Probably the biggest misconception of Afghanistan is that it is a nation of fundamentalists, angry at America and ready to cut down the West at any cost. While there certainly have been (limited) attacks on military and UN targets, in short, this ain’t no Baghdad. Most Afghans could care less whether the Westerner in their presence is American, British or say, Belgian. Even finding out I’m from the country that is staging a war on their front doesn’t deter the Afghans I meet from inviting me to tea. Indeed, many Afghans take delight in the opportunity to convey to Westerners what they’ve been afraid of saying to other Afghans.A bookseller has taken me into his confidence and told how he hid his literature in ancient wood stoves to avoid confiscation.
Each organization operating in Afghanistan has its own security regulations for employees.
At the strictest level, such as for the UN and military, this means workers are not permitted free passage around the city, and are limited to visiting only a handful of security-compliant restaurants.
Non-governmental organizations and other research and private companies like mine tend to be more permissive, allowing employees to walk to work and do their own shopping provided they check in or are home at certain times.
It’s also a misconception that the country is teeming with soldiers.
On any given day, its rare that I encounter one man in uniform, let alone several.
The Coalition forces generally operate outside of the major cities, and the International Security Assistance Forces (ISAF) have a few set routes they monitor. Nor is the capital filled with Americans.
I can count on one hand the number of fellow countrymen I’ve come across in my time here. I’m more likely to run into Japanese tourists than folks from home; the humanitarian expatriate community is largely European and Australian.
Beyond The Capital
While Kabul offers many job opportunities for expatriates, so too does the rest of the country.
Often people forget about the size of Afghanistan, and don’t realize that while war is being waged along the country’s southern border, the north is relatively calm and stable.
This is the area least ravaged by 20+ years of war, and as beautiful as any place on earth.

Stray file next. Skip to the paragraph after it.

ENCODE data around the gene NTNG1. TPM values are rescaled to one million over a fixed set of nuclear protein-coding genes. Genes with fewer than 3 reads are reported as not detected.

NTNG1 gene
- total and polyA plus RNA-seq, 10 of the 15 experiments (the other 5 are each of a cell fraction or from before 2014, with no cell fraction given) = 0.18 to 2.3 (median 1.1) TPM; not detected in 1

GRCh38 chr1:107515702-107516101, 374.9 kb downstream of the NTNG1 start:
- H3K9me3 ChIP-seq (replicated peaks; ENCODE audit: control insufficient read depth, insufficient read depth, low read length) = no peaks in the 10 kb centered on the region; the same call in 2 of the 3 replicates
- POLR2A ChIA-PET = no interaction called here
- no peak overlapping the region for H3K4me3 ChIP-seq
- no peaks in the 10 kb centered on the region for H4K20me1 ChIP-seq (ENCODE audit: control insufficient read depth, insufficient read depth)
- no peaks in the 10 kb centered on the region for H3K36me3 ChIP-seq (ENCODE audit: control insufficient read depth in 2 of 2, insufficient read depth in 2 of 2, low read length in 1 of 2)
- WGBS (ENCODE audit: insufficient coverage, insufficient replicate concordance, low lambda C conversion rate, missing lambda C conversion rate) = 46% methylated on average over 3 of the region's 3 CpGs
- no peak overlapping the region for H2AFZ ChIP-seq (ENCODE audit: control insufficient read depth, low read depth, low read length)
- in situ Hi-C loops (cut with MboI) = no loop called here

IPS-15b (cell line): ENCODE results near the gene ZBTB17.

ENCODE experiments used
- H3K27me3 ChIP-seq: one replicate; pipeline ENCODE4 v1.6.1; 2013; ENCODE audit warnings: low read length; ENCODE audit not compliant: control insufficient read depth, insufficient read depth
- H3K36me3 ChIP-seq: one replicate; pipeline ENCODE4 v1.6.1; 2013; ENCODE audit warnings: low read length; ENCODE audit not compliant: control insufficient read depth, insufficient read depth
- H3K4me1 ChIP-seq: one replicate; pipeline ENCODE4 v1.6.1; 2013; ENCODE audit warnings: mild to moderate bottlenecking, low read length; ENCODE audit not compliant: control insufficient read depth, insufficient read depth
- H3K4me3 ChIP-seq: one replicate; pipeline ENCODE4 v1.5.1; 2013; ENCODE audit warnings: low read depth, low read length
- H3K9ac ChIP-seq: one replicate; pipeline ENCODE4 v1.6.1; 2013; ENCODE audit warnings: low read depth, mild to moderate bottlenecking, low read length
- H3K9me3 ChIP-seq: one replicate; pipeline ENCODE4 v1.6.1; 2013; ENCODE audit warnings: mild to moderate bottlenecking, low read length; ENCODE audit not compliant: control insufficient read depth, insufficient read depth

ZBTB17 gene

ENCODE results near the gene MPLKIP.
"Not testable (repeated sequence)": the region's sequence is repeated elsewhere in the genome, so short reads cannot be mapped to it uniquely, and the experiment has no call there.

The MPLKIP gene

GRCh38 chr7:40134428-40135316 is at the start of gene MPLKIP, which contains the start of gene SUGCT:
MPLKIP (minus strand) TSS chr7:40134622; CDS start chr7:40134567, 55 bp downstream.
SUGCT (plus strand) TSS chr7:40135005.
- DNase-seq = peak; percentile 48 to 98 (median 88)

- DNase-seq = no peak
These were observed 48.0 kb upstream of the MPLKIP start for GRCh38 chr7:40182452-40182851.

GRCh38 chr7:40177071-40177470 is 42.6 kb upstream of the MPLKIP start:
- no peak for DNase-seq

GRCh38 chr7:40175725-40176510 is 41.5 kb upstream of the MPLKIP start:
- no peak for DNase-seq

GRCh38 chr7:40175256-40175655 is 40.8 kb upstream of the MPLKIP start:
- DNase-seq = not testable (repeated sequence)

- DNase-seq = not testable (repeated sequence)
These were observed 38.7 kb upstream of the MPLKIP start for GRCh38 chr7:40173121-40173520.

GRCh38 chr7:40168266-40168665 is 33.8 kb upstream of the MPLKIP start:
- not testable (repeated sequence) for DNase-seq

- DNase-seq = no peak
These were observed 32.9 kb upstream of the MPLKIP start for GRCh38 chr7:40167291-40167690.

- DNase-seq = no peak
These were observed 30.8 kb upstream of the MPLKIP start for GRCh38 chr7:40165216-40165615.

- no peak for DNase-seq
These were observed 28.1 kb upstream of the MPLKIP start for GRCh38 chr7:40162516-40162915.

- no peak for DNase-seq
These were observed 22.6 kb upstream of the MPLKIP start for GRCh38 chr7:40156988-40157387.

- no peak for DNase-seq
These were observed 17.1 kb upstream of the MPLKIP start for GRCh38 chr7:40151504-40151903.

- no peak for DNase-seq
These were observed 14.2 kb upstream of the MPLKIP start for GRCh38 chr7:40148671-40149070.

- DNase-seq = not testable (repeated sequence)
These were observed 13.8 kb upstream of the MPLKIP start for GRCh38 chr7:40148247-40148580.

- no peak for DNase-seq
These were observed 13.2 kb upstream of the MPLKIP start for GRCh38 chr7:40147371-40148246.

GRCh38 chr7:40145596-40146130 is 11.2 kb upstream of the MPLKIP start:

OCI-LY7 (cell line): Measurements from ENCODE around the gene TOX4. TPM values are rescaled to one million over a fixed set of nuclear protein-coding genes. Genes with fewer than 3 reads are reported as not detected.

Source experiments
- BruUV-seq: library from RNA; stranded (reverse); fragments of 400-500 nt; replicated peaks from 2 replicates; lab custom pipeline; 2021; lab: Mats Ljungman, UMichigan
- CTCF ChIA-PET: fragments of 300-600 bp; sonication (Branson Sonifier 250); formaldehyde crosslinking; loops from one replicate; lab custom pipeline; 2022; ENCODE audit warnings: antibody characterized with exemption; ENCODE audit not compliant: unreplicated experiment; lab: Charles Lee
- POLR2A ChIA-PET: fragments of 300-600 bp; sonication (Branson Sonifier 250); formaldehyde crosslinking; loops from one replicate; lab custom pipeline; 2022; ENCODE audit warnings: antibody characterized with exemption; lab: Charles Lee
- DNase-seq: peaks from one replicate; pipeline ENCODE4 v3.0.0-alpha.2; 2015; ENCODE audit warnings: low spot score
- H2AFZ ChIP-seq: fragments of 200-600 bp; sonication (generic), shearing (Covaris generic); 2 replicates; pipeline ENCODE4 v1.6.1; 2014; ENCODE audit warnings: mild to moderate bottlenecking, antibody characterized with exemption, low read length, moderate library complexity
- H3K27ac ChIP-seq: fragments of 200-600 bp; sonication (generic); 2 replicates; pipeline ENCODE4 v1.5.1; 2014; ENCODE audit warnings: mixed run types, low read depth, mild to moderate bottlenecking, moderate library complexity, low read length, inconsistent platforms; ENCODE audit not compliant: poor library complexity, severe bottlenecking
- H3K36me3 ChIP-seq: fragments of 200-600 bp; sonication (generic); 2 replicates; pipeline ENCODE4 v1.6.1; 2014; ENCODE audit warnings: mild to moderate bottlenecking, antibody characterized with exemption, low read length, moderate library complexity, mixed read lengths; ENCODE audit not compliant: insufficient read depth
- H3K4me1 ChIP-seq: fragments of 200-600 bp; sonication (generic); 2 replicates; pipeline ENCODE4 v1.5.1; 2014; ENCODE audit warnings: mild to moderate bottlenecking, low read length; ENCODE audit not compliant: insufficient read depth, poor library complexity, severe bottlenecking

About a month back, I had the pleasure of spending time up north, on an office-organized camping excursion.
Camping?! you might say, but I assure you that there are some unsullied places left on earth, even in Afghanistan.
After taking a short flight up to the city of Mazar-i-Sharif, our group gathered some cars and headed out to the desert, about a five hours’ drive west toward the border with Turkmenistan.
The road was lined with poppies–Afghanistan’s opium economy in full bloom–then petered out to become a dirt path that wound along sand dunes and mud-brick homes.
In the middle of a landscape that reminded me strongly of the Dakota Badlands, a group of Uzbek farmers set up tents for our party, then provided refreshments and entertainment. The first evening, we reclined on embroidered toshaks and feasted on lamb kebab and homemade yogurt. A local farmer brought in his steel drum, and sang the traditional songs of his people, while the Afghans among us danced.
The following morning I awoke early to the sounds of farmers revving up their engines and preparing for the day’s work. Stumbling toward the makeshift toilet, I was greeted by a sunrise in varying bands of red, orange and gold. Prairie dogs chattered from their homes in the earth, and I was aware at once of the vast beauty of my new homeland. Yes, this too is Afghanistan, I thought, and if I can make it here, I’ll make it anywhere.
Excerpted from “Kabul, Kabul: Living In Afghanistan” in Escape From America Magazine, Issue 59.